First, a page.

Drawing from life is a nice way to live.
Some thoughts about meditating with a pen in your hand and the world for a head. 🌏✒️🧠
I have been really feeling the lack of drawing from life in my artistic process recently. I didn't appreciate the cognitive pleasure brought from working on observational drawing and painting while I was in art school – like most experiences at that time, I think the insane pressure of being in art school kind of got in the way of enjoying that in the moment. I always liked it, but in hindsight I appreciate how it was a process for grounding the mind and being present in a way I don’t dedicate as much time to now.
There's something interesting about observational drawing as a form of mindfulness. It's not the same thing as straight-up meditation, where the object of focus is your own experience. It feels like a more active kind of work, but it has a similar level of grounding that I find extremely enjoyable. When I'm deeply involved in working from life, everything else sort of falls away. It becomes an experience of deep study and ever-unfolding layers of complexity.
I'm not sure if it's the same thing as the famous "flow" state, though. It isn't as mindless, where your brain switches off and you’re completely caught up in the work – it's like a kind of intellectual flow, if anything.
When you’re deep into observational art, I think you are very close to recognizing your place as a sensory receiver in the universe. You start to think about how your organs (your eyes, nerves, brain) manipulate the world into something you can perceive. In that process, the mechanics of the perception become part of that observation, too. I find myself both thinking about the structure and form of the thing I’m looking at, as well as the way it’s being absorbed by my eyes as an image – I have a feeling that I become part of the picture, in that way.
There's a pretty famous book (that I, admittedly, have not read but have only heard lots of other people discuss) by a guy named Douglas Harding called On Having No Head. The high-level understanding I have of the book is that he brings up the idea that, when you are being truly present and mindful, your awareness of your head disappears from your perception of the world. In a way, you become one with the perception of experience, and so the world replaces your head - you identify with everything you're experiencing rather than seeing it from behind your eyes. It is in deep observational drawing or painting that I feel something closest to that. I feel the barrier between the world and myself become the thinnest as I examine that boundary and find it actually isn't there. It's pretty far out, man.
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I've been trying to do more observational drawing when I have space for it – the luxury of having multiple hours-long classes a week dedicated to it is hard to emulate in my post-art-school life, but I had a lot of fun pulling out a small notebook on a recent trip to France to try to capture small moments or interesting features in a much slower and more engaging way than just taking a picture on my phone.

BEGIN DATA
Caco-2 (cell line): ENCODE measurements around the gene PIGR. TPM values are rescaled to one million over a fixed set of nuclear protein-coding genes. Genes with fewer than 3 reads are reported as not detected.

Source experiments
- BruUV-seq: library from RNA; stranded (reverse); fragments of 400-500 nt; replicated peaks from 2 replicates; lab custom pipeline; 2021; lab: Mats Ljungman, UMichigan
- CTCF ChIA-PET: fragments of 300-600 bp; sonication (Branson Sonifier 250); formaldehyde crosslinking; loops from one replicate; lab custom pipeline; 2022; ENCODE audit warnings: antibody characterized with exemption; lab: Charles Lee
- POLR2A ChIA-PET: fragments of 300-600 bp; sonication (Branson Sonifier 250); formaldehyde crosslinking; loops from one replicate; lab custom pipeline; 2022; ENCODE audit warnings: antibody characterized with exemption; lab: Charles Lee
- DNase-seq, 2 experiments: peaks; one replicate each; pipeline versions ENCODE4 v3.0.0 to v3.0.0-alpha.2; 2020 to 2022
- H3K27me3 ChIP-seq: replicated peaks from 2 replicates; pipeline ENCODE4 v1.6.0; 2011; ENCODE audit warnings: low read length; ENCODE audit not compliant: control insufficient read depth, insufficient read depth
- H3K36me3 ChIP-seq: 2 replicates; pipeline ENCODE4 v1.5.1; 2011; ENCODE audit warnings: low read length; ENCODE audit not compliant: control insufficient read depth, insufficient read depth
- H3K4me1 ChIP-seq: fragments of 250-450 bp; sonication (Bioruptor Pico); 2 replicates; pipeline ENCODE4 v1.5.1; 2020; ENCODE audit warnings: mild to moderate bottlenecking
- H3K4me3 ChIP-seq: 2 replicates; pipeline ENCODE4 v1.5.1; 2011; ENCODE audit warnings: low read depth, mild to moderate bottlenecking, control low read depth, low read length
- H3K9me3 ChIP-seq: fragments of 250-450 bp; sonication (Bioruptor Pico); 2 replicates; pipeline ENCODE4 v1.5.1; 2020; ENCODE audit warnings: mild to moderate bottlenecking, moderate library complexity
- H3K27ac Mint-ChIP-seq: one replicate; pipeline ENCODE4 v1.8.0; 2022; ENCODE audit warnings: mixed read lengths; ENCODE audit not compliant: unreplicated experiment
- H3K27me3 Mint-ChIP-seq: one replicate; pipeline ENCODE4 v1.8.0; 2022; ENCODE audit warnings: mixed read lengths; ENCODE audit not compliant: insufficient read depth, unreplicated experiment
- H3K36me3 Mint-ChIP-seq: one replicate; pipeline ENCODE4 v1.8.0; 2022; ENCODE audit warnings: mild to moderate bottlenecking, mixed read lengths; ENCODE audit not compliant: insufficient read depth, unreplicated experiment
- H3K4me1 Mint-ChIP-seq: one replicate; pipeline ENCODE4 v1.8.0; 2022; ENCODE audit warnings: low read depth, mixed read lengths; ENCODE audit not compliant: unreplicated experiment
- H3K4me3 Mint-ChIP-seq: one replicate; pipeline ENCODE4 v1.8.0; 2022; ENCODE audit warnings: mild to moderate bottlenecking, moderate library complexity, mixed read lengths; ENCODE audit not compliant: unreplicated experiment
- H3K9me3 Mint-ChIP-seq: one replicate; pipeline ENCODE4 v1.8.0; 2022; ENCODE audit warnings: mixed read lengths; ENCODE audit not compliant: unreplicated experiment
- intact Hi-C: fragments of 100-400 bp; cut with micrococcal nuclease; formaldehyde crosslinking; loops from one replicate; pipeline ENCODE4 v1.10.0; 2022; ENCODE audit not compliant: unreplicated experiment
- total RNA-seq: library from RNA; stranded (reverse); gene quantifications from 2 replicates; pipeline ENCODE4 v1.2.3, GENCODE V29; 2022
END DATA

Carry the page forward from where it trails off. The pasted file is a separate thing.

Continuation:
The other piece of observational drawing, of course, is the drawing (or painting or sculpting, etc). And that's where I think a lot of people stop: the work feels very technical and academic if you think of it purely as trying to be a human camera - maybe Vermeer liked the idea of reproducing the world one microscopic point at a time, but I find great pleasure in finding a way to capture reality a bit more intuitively.
Recently, at a show at the Art Gallery of Hamilton, I was really amazed by the drawings by artist Gao Jie, who really amazingly created these scenes full of energy and emotion with an incredibly reserved use of line (here's a bit more about the drawings featured in the AGH show). This piece (pictured below, secretly taken as a stealth art-crime on my phone at the AGH) in particular really captured me with the way the entire field of grass feels full while the page is actually left mostly empty. It's that kind of use of media that I find really inspiring and try to capture when I work from life, too. Immediacy and control of your tools that captures a moment in time (and the artist's presence at that moment, too).
I saw a video on TikTok of someone sharing the process of painting a portrait in oils with a model from life. It was really exciting just to see some of that work happening, even though I wasn’t doing it. I have really fond emotional memories of the satisfying feeling of that work.
The end of the video had the creator acknowledge a common question from viewers: "why don't you just use a photo?" And, honestly, I was really let down by the answer they gave. I don't remember it exactly, but their answer was something along the lines of "I just find I capture that life-like feeling better when working from life. But don't get me wrong, I work from photos a lot, too."
I don't want to be negative about someone's process – that's why I'm not linking to that TikTok, (if I could even find it again). I understand what they were saying and I think we're all entitled to our own understanding of how we work and why we work the way we do. I just think it was kind of shallow, and a missed-opportunity to explain the subjective experience of an artistic process to someone who is showing an interest in your motivations. It feels dismissive to your own work to say "oh I just kinda find it makes it better when I do it this way." Your practice deserves a bit more reverence than that.